Obama falls short on promise to post legislation to Web

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New U.S. President Barack Obama promised during his campaign to post all nonemergency legislation on WhiteHouse.gov before signing it as a way to allow the public to review and comment on it. On Jan. 20, Obama’s first day in office, a blog post on WhiteHouse.gov repeated that promise. On Thursday, Obama appeared to break that promise with the first piece of legislation he signed into law. Obama signed the Lilly Ledbetter Fair Pay Act, designed to make it easier for women to sue employers that pay them less than their male counterparts. The text of the legislation was apparently posted about the same time that Obama signed it. A White House spokeswoman said she couldn’t comment specifically on the Lilly Ledbetter legislation, but she said there have been some technical and other issues preventing White House staff from getting content up on the Web site as fast as they’d like.

Oracle has issued 102 subpoenas to 99 former customers of TomorrowNow, the now-shuttered SAP subsidiary at the heart of Oracle’s lawsuit against SAP, according to a court document filed this week. Forty-nine of the 99 customers have subsequently supplied some 77,012 documents, which SAP is reviewing in order to identify any confidential information they may contain. None of the customers in question were named in the filing. An Oracle spokeswoman declined comment Thursday. An SAP spokeswoman did not immediately return a call for comment. Oracle filed a lawsuit against SAP in March 2007, charging that workers at TomorrowNow, a provider of third-party support for Oracle’s PeopleSoft, JD Edwards and Siebel applications, illegally downloaded material from Oracle’s support systems and used it to court Oracle customers.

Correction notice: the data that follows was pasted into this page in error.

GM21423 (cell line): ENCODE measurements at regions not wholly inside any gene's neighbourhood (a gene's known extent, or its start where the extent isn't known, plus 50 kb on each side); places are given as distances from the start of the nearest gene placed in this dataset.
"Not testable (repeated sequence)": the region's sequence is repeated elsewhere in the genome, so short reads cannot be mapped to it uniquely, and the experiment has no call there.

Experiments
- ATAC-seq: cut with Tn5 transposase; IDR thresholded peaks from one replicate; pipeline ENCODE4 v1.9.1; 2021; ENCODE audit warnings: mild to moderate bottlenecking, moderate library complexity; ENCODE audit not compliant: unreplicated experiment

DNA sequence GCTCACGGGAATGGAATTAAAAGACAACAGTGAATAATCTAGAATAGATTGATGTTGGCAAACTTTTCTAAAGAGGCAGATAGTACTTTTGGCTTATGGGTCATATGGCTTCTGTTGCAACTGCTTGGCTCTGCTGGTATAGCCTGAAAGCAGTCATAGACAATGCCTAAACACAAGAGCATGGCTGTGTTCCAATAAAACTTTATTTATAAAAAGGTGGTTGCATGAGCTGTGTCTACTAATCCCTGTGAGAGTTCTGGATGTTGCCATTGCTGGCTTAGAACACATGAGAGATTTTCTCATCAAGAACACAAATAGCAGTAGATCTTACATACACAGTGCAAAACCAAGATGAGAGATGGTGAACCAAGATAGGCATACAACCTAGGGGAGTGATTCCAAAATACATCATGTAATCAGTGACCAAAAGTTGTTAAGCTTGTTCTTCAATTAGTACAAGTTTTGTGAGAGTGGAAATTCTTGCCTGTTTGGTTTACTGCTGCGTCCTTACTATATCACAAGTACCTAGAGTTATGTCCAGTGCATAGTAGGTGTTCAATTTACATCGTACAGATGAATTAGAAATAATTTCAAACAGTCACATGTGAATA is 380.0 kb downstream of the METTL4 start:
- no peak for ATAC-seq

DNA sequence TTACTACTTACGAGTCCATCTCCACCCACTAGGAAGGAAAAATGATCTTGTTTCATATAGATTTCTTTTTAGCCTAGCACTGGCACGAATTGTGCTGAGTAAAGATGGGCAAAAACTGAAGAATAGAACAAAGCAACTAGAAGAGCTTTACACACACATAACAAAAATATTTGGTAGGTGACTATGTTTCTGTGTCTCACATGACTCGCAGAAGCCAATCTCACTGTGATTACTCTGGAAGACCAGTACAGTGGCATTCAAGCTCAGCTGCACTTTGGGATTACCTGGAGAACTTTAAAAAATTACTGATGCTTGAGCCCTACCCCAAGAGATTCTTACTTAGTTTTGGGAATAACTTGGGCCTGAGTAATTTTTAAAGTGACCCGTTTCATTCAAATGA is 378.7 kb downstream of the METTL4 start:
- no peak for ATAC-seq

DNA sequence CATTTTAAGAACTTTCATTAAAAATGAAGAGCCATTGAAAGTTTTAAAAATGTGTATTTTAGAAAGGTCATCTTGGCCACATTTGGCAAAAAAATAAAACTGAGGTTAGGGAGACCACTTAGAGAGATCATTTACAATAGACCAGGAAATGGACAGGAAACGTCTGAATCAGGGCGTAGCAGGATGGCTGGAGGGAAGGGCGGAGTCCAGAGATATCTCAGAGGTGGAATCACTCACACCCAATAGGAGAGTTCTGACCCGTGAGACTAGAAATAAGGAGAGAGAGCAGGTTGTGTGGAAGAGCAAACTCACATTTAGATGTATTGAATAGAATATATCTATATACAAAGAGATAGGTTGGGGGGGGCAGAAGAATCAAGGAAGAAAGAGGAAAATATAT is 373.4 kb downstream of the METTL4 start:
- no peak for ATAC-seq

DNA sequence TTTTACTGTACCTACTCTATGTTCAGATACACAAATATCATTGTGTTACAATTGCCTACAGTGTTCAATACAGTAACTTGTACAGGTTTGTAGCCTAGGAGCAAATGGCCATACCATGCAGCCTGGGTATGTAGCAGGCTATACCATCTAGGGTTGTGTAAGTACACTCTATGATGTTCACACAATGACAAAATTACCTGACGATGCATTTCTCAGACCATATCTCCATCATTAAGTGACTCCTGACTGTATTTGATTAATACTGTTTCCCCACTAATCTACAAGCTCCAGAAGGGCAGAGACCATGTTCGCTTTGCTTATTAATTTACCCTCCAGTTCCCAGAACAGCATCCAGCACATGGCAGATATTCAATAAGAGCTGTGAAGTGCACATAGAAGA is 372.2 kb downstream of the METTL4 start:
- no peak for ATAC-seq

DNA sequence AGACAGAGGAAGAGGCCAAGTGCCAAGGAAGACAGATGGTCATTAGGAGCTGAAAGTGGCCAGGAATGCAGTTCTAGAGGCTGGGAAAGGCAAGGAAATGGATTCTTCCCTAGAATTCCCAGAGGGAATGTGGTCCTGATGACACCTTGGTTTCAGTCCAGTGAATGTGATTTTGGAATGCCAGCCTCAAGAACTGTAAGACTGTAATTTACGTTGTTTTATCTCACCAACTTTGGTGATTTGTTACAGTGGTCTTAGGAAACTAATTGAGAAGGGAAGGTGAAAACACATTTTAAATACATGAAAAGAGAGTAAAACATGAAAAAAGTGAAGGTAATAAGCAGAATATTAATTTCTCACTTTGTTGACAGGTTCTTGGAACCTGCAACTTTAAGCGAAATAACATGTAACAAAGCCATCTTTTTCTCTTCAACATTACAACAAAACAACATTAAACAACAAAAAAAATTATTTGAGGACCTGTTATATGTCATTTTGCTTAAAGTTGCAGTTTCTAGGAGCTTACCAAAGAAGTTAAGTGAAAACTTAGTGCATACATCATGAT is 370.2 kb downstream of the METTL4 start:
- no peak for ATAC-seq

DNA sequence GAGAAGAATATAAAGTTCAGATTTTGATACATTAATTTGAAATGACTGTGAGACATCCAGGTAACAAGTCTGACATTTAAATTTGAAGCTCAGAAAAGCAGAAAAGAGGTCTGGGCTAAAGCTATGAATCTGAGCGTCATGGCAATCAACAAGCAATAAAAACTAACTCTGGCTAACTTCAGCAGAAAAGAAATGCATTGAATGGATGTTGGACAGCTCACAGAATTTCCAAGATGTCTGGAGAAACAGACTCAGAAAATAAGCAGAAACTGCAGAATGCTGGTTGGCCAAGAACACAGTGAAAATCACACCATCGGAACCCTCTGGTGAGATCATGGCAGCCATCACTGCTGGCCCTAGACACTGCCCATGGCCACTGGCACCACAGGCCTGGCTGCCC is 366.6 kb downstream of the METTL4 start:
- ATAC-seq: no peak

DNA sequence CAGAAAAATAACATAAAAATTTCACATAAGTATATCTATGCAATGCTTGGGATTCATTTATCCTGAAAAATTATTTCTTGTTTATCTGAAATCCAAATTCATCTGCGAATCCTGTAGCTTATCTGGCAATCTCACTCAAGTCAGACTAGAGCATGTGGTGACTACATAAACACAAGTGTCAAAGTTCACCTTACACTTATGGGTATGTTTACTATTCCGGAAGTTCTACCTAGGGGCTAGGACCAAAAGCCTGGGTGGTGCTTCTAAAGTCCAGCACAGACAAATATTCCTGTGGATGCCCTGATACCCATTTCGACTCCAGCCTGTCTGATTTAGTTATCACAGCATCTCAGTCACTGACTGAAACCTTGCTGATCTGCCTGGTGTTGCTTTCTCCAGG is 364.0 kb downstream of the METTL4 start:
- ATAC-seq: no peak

Nortel Networks has pulled out of a deal to resell WiMax equipment from Alvarion and help fund development of Alvarion’s WiMax base stations. The troubled networking vendor joined with Alvarion last June after cutting back its own WiMax efforts. After years of struggling to recover from a financial scandal and compete against bigger rivals, Nortel filed for bankruptcy earlier this month. Alvarion is a WiMax specialist based in Israel. The collapse of the deal will hurt its fourth-quarter financial results, due to be announced Feb. 4. The company won’t be able to recognize about US$2.4 million in revenue from sales of products to Nortel in the quarter.

Sandisk on Thursday armed itself with financial flexibility, announcing a deal to restructure its chip-manufacturing joint venture with Toshiba. Toshiba will inject cash into Sandisk and take on certain equipment-lease obligations owned by the joint venture as part of the restructured deal. The total value of the deal is about ¥80 billion (or US$895 million. Toshiba will provide one-third of that amount into Sandisk, with the rest of the total coming from restructuring of Sandisk’s equipment-lease obligations.

…And those are the top stories from the IDG Global IT News Update, brought to you by the IDG News Service. I’m Sumner Lemon in Singapore. Join us again later for more news from the world of technology.

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